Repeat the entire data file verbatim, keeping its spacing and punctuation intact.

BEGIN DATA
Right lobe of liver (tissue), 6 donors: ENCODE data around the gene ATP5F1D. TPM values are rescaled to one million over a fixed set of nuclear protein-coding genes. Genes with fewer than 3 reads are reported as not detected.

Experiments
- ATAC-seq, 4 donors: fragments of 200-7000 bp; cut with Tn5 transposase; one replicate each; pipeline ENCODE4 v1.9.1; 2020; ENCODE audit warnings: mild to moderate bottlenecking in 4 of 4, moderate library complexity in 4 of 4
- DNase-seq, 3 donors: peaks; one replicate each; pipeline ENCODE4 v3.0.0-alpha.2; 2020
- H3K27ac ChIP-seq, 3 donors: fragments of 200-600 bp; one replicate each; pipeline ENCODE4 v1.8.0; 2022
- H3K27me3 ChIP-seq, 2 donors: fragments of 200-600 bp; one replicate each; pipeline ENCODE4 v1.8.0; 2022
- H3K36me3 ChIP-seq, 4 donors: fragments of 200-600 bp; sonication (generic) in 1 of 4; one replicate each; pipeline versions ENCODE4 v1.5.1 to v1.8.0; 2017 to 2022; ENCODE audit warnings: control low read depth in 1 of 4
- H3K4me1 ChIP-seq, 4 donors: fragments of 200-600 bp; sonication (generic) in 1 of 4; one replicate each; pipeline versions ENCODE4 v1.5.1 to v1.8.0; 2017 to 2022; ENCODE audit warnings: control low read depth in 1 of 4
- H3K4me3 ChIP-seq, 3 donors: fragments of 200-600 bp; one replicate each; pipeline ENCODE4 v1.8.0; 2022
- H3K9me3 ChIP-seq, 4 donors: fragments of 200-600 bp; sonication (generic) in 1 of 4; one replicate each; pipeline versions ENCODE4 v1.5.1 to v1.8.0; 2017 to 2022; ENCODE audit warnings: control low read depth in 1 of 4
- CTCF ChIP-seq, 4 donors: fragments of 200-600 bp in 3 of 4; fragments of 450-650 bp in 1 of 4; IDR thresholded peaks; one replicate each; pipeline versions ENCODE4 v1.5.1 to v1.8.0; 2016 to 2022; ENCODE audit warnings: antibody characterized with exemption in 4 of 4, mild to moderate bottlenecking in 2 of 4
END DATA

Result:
Right lobe of liver (tissue), 6 donors: ENCODE data around the gene ATP5F1D. TPM values are rescaled to one million over a fixed set of nuclear protein-coding genes. Genes with fewer than 3 reads are reported as not detected.

Experiments
- ATAC-seq, 4 donors: fragments of 200-7000 bp; cut with Tn5 transposase; one replicate each; pipeline ENCODE4 v1.9.1; 2020; ENCODE audit warnings: mild to moderate bottlenecking in 4 of 4, moderate library complexity in 4 of 4
- DNase-seq, 3 donors: peaks; one replicate each; pipeline ENCODE4 v3.0.0-alpha.2; 2020
- H3K27ac ChIP-seq, 3 donors: fragments of 200-600 bp; one replicate each; pipeline ENCODE4 v1.8.0; 2022
- H3K27me3 ChIP-seq, 2 donors: fragments of 200-600 bp; one replicate each; pipeline ENCODE4 v1.8.0; 2022
- H3K36me3 ChIP-seq, 4 donors: fragments of 200-600 bp; sonication (generic) in 1 of 4; one replicate each; pipeline versions ENCODE4 v1.5.1 to v1.8.0; 2017 to 2022; ENCODE audit warnings: control low read depth in 1 of 4
- H3K4me1 ChIP-seq, 4 donors: fragments of 200-600 bp; sonication (generic) in 1 of 4; one replicate each; pipeline versions ENCODE4 v1.5.1 to v1.8.0; 2017 to 2022; ENCODE audit warnings: control low read depth in 1 of 4
- H3K4me3 ChIP-seq, 3 donors: fragments of 200-600 bp; one replicate each; pipeline ENCODE4 v1.8.0; 2022
- H3K9me3 ChIP-seq, 4 donors: fragments of 200-600 bp; sonication (generic) in 1 of 4; one replicate each; pipeline versions ENCODE4 v1.5.1 to v1.8.0; 2017 to 2022; ENCODE audit warnings: control low read depth in 1 of 4
- CTCF ChIP-seq, 4 donors: fragments of 200-600 bp in 3 of 4; fragments of 450-650 bp in 1 of 4; IDR thresholded peaks; one replicate each; pipeline versions ENCODE4 v1.5.1 to v1.8.0; 2016 to 2022; ENCODE audit warnings: antibody characterized with exemption in 4 of 4, mild to moderate bottlenecking in 2 of 4